Database : MEDLINE
Search on : Central and Nervous and System and Bacterial and Infections [Words]
References found : 3667 [refine]
Displaying: 1 .. 10   in format [Detailed]

page 1 of 367 go to page                         

  1 / 3667 MEDLINE  
              next record last record
select
to print
Photocopy
Full text

[PMID]: 28471051
[Au] Autor:Döring C; Regen T; Gertig U; van Rossum D; Winkler A; Saiepour N; Brück W; Hanisch UK; Janova H
[Ad] Address:Institute of Neuropathology, University Medical Center Göttingen, Göttingen, 37075, Germany.
[Ti] Title:A presumed antagonistic LPS identifies distinct functional organization of TLR4 in mouse microglia.
[So] Source:Glia;65(7):1176-1185, 2017 Jul.
[Is] ISSN:1098-1136
[Cp] Country of publication:United States
[La] Language:eng
[Ab] Abstract:Microglia as principle innate immune cells of the central nervous system (CNS) are the first line of defense against invading pathogens. They are capable of sensing infections through diverse receptors, such as Toll-like receptor 4 (TLR4). This receptor is best known for its ability to recognize bacterial lipopolysaccharide (LPS), a causative agent of gram-negative sepsis and septic shock. A putative, naturally occurring antagonist of TLR4 derives from the photosynthetic bacterium Rhodobacter sphaeroides. However, the antagonistic potential of R. sphaeroides LPS (Rs-LPS) is no universal feature, since several studies suggested agonistic rather than antagonistic actions of this molecule depending on the investigated mammalian species. Here we show the agonistic versus antagonistic potential of Rs-LPS in primary mouse microglia. We demonstrate that Rs-LPS efficiently induces the release of cytokines and chemokines, which depends on TLR4, MyD88, and TRIF, but not CD14. Furthermore, Rs-LPS is able to regulate the phagocytic capacity of microglia as agonist, while it antagonizes Re-LPS-induced MHC I expression. Finally, to our knowledge, we are the first to provide in vivo evidence for an agonistic potential of Rs-LPS, as it efficiently triggers the recruitment of peripheral immune cells to the endotoxin-challenged CNS. Together, our results argue for a versatile and complex organization of the microglial TLR4 system, which specifically translates exogenous signals into cellular functions. Importantly, as demonstrated here for microglia, the antagonistic potential of Rs-LPS needs to be considered with caution, as reactions to Rs-LPS not only differ by cell type, but even by function within one cell type.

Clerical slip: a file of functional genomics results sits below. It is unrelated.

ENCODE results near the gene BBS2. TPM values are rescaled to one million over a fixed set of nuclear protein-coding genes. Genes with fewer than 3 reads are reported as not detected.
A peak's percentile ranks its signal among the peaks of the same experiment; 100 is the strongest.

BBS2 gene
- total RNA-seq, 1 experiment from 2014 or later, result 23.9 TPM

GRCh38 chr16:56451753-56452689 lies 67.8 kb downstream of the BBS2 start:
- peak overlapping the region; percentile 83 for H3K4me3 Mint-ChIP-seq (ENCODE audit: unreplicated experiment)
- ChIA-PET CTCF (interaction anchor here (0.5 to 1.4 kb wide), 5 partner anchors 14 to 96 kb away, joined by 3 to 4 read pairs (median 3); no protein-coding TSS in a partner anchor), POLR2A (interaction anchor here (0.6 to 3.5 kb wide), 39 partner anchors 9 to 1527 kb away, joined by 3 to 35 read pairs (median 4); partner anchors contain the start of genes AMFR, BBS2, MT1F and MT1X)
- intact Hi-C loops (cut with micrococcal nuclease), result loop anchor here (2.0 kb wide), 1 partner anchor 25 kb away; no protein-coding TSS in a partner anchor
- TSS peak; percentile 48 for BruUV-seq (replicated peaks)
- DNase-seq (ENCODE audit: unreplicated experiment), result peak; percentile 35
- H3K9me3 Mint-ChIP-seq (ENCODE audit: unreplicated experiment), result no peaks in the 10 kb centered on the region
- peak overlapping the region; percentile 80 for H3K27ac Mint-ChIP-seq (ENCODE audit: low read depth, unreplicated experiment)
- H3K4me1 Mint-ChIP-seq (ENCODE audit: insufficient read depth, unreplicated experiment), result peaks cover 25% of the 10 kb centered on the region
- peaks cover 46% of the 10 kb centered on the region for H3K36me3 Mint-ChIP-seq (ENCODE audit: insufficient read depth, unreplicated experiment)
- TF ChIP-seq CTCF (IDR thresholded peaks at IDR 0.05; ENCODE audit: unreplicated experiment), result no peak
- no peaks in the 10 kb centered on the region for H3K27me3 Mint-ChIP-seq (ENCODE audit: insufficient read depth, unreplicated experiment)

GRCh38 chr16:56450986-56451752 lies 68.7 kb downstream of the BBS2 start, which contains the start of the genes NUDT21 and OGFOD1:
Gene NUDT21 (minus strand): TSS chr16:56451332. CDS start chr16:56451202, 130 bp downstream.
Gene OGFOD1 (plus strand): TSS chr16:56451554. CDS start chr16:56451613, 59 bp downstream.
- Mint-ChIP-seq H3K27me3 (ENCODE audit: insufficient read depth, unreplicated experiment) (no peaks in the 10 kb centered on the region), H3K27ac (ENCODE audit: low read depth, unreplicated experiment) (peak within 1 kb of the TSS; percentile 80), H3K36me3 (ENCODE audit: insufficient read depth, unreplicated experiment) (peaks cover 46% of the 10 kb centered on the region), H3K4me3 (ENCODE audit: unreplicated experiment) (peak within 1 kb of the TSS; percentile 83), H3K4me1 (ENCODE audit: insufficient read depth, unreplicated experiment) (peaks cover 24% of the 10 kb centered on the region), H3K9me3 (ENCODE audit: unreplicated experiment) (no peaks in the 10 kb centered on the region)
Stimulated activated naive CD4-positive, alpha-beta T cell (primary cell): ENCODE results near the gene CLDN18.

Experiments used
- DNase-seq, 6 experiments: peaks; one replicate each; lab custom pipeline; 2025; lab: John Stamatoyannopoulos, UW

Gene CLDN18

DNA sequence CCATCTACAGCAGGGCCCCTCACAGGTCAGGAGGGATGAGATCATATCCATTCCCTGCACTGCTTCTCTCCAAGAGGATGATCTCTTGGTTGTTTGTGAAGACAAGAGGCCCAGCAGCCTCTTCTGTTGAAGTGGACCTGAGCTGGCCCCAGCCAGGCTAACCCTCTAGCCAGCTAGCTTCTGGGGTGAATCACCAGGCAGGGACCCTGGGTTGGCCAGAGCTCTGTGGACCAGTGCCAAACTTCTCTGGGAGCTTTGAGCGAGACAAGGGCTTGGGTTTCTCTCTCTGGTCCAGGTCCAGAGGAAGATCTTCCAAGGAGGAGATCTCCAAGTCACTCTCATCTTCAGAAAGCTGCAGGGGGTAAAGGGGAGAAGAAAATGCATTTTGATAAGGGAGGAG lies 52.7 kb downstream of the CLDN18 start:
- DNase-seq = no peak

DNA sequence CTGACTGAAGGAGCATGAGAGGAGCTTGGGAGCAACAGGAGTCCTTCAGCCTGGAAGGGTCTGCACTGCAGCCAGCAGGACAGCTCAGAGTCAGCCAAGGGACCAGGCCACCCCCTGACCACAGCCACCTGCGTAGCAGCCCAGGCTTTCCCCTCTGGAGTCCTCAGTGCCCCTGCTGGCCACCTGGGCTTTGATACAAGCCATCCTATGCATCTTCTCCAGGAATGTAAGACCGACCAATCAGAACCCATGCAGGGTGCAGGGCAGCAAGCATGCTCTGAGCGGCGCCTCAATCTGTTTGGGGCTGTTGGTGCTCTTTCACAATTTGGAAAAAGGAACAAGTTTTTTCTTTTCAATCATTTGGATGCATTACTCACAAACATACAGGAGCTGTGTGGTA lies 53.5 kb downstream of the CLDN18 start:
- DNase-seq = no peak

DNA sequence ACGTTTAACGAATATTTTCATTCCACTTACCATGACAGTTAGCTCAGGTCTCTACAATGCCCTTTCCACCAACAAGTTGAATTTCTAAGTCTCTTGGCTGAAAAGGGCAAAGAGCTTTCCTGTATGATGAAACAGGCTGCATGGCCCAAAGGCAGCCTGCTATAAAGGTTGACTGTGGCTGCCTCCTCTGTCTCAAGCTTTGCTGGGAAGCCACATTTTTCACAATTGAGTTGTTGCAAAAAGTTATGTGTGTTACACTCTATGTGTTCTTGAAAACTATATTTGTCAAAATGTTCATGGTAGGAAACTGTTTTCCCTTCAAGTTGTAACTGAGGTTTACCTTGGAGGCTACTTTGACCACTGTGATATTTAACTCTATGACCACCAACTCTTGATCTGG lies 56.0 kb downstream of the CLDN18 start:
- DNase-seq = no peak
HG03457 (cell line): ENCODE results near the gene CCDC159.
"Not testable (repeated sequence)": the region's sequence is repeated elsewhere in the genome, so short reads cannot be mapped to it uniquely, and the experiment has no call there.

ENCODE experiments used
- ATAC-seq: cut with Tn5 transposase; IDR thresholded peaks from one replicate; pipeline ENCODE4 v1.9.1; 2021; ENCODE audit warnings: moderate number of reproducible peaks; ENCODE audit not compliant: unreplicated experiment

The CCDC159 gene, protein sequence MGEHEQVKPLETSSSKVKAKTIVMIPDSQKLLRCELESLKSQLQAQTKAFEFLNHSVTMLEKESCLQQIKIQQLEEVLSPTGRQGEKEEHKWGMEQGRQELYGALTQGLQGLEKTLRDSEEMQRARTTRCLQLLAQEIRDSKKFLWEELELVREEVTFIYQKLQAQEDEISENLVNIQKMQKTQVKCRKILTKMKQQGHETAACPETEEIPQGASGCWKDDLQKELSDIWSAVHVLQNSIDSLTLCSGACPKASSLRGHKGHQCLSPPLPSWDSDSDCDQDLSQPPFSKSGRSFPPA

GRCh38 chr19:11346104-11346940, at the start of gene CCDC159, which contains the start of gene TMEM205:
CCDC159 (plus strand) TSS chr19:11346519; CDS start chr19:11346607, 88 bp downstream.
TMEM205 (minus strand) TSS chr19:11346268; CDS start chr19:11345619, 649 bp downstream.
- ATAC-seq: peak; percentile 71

[Mh] MeSH terms primary: Lipopolysaccharides/pharmacology
Microglia/drug effects
Toll-Like Receptor 4/antagonists & inhibitors
Toll-Like Receptor 4/metabolism
[Mh] MeSH terms secundary: Adaptor Proteins, Vesicular Transport/genetics
Adaptor Proteins, Vesicular Transport/metabolism
Animals
Animals, Newborn
Brain/cytology
Cells, Cultured
Corpus Striatum/drug effects
Cytokines/metabolism
Dose-Response Relationship, Drug
Lipopolysaccharide Receptors/genetics
Lipopolysaccharide Receptors/metabolism
Macrophages/drug effects
Macrophages/physiology
Mice
Mice, Inbred C57BL
Mice, Transgenic
Myelin Sheath/drug effects
Myelin Sheath/pathology
Myeloid Differentiation Factor 88/genetics
Myeloid Differentiation Factor 88/metabolism
Phagocytosis/drug effects
Phagocytosis/physiology
Toll-Like Receptor 4/genetics
Up-Regulation/drug effects
Up-Regulation/physiology
[Pt] Publication type:JOURNAL ARTICLE
[Nm] Name of substance:0 (Adaptor Proteins, Vesicular Transport); 0 (Cytokines); 0 (Lipopolysaccharide Receptors); 0 (Lipopolysaccharides); 0 (Myeloid Differentiation Factor 88); 0 (TICAM-1 protein, mouse); 0 (Tlr4 protein, mouse); 0 (Toll-Like Receptor 4)
[Em] Entry month:1803
[Cu] Class update date: 180307
[Lr] Last revision date:180307
[Js] Journal subset:IM
[Da] Date of entry for processing:170505
[St] Status:MEDLINE
[do] DOI:10.1002/glia.23151

  2 / 3667 MEDLINE  
              first record previous record next record last record
select
to print
Photocopy
Full text

[PMID]: 29274210
[Au] Autor:Bamba S; Zoungrana J; Nikièma Z; Sondo AK; Ndiaye JL; Bretagne S
[Ad] Address:Laboratory of Parasitology-Mycology, Higher Institute of Health Sciences, Polytechnic University, Rue Alwata Diawara, Bobo-Dioulasso, BP 1091, Burkina Faso
[Ti] Title:Impact of alternative treatment approach for cerebral toxoplasmosis among HIV/AIDS patients from a resource-poor setting in Burkina Faso
[So] Source:Ann Parasitol;63(3):173­181, 2017.
[Is] ISSN:2299-0631
[Cp] Country of publication:Poland
[La] Language:eng